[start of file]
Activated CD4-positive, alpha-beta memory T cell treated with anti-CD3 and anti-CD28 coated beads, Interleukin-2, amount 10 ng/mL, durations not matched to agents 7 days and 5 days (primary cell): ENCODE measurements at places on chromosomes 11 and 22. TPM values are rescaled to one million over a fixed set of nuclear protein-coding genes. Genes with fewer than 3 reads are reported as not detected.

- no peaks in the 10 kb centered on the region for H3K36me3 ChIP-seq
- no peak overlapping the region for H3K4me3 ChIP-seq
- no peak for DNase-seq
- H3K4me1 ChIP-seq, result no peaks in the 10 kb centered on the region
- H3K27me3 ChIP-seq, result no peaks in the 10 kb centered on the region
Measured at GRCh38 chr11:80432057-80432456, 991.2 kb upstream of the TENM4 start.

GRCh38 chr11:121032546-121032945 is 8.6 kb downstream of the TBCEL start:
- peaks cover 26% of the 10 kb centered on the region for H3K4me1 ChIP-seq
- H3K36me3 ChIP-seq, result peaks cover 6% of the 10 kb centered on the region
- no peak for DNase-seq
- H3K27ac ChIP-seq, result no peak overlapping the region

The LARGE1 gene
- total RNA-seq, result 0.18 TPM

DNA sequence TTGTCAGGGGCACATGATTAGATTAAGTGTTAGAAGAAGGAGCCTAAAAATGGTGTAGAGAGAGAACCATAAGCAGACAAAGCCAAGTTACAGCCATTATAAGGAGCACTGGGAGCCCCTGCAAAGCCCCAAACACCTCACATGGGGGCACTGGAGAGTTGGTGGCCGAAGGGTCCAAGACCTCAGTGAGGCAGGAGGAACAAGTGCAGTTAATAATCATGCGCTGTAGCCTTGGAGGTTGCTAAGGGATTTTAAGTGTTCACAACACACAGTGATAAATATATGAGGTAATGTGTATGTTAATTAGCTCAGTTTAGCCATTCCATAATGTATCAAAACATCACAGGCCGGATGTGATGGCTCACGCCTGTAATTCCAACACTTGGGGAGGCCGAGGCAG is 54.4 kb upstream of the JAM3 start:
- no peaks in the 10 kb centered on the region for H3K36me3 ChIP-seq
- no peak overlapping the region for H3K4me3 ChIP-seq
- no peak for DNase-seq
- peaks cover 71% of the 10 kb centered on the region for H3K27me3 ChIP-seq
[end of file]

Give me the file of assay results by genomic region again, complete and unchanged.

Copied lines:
Activated CD4-positive, alpha-beta memory T cell treated with anti-CD3 and anti-CD28 coated beads, Interleukin-2, amount 10 ng/mL, durations not matched to agents 7 days and 5 days (primary cell): ENCODE measurements at places on chromosomes 11 and 22. TPM values are rescaled to one million over a fixed set of nuclear protein-coding genes. Genes with fewer than 3 reads are reported as not detected.

- no peaks in the 10 kb centered on the region for H3K36me3 ChIP-seq
- no peak overlapping the region for H3K4me3 ChIP-seq
- no peak for DNase-seq
- H3K4me1 ChIP-seq, result no peaks in the 10 kb centered on the region
- H3K27me3 ChIP-seq, result no peaks in the 10 kb centered on the region
Measured at GRCh38 chr11:80432057-80432456, 991.2 kb upstream of the TENM4 start.

GRCh38 chr11:121032546-121032945 is 8.6 kb downstream of the TBCEL start:
- peaks cover 26% of the 10 kb centered on the region for H3K4me1 ChIP-seq
- H3K36me3 ChIP-seq, result peaks cover 6% of the 10 kb centered on the region
- no peak for DNase-seq
- H3K27ac ChIP-seq, result no peak overlapping the region

The LARGE1 gene
- total RNA-seq, result 0.18 TPM

DNA sequence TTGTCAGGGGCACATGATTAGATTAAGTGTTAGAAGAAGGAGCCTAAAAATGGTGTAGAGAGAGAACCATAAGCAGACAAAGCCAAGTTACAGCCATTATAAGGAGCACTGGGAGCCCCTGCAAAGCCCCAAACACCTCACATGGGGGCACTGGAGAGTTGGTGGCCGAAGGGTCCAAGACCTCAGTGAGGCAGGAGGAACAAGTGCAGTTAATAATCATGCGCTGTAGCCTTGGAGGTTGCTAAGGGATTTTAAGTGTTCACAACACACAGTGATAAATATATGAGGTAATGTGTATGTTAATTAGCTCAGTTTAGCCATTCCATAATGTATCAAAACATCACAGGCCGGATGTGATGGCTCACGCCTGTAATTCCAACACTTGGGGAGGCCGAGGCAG is 54.4 kb upstream of the JAM3 start:
- no peaks in the 10 kb centered on the region for H3K36me3 ChIP-seq
- no peak overlapping the region for H3K4me3 ChIP-seq
- no peak for DNase-seq
- peaks cover 71% of the 10 kb centered on the region for H3K27me3 ChIP-seq